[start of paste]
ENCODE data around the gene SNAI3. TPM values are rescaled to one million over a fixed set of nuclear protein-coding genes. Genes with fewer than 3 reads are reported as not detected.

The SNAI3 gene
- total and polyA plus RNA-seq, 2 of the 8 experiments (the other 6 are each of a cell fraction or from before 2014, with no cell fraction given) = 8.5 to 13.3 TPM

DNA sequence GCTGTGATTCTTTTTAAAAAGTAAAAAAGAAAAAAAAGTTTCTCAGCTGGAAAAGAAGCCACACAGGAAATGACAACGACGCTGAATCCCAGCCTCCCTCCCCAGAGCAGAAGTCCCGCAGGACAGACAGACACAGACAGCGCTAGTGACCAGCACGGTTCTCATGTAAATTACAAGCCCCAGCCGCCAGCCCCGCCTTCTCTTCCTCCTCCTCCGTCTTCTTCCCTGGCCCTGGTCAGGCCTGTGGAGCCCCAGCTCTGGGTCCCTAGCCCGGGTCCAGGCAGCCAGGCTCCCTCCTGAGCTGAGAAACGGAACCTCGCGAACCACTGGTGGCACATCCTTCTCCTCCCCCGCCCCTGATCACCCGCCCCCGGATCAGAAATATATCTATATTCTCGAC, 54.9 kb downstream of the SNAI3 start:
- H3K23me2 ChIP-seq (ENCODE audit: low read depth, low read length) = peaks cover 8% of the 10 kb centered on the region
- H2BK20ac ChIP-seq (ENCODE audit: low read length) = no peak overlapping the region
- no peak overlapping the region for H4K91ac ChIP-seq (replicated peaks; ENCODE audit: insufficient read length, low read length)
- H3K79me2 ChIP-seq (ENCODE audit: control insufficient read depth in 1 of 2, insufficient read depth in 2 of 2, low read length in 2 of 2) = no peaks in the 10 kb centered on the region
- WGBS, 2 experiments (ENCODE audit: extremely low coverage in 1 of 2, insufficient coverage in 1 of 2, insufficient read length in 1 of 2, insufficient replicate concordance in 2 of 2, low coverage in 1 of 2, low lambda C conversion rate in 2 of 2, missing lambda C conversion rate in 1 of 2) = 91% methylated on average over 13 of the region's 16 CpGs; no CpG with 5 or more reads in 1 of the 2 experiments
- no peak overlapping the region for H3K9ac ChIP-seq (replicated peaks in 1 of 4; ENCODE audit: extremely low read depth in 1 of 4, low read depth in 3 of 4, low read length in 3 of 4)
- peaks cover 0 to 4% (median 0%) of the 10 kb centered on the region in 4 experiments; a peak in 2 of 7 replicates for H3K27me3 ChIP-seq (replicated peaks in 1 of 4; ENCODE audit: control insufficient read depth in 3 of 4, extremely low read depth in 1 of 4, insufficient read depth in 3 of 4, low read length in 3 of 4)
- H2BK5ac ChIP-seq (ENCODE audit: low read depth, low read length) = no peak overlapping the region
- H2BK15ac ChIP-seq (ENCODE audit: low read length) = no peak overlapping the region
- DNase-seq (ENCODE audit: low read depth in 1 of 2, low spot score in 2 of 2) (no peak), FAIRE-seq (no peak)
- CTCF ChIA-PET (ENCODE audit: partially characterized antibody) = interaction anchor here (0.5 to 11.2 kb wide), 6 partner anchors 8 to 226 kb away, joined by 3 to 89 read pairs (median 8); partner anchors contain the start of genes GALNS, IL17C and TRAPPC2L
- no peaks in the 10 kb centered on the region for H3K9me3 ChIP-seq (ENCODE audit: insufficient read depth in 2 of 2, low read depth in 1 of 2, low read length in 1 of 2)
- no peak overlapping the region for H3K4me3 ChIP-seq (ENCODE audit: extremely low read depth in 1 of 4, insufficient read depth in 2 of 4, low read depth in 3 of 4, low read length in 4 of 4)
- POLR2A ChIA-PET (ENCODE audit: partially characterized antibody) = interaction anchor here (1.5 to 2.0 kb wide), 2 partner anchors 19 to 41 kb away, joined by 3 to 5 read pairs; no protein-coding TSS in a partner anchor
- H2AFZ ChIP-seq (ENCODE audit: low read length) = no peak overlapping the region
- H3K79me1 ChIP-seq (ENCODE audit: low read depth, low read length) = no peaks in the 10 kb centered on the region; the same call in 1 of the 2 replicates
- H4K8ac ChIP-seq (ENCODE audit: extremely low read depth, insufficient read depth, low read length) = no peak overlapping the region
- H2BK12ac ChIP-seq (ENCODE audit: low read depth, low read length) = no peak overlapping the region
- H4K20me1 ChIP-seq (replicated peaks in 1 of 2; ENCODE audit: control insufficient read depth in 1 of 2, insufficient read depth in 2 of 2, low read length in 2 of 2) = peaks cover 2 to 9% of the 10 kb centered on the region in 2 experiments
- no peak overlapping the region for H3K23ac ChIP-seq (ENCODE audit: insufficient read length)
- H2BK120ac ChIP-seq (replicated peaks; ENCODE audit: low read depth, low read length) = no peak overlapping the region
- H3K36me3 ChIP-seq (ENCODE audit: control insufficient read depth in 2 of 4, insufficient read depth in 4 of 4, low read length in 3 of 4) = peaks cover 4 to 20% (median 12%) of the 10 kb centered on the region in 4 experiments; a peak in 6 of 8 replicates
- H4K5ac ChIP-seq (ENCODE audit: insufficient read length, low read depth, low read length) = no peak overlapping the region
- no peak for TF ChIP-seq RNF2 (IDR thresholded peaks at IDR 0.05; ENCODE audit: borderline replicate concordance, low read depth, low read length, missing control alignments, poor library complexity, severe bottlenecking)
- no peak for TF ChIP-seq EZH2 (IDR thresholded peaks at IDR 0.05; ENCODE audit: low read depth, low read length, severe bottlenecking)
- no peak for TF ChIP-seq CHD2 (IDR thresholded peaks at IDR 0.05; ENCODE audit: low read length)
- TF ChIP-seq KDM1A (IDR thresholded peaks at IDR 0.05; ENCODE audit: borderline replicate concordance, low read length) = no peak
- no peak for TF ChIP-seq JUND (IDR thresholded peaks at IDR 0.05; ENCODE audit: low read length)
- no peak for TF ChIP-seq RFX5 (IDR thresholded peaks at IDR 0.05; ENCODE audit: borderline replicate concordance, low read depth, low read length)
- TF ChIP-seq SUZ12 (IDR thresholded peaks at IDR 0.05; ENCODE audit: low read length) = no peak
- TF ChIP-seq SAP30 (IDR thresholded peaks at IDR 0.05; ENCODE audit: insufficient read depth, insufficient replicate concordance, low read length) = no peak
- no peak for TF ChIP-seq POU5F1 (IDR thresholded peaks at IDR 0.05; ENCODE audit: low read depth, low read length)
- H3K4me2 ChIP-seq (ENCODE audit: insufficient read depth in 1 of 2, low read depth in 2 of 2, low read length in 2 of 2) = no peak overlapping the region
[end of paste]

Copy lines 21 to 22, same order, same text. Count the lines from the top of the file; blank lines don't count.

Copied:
- H4K8ac ChIP-seq (ENCODE audit: extremely low read depth, insufficient read depth, low read length) = no peak overlapping the region
- H2BK12ac ChIP-seq (ENCODE audit: low read depth, low read length) = no peak overlapping the region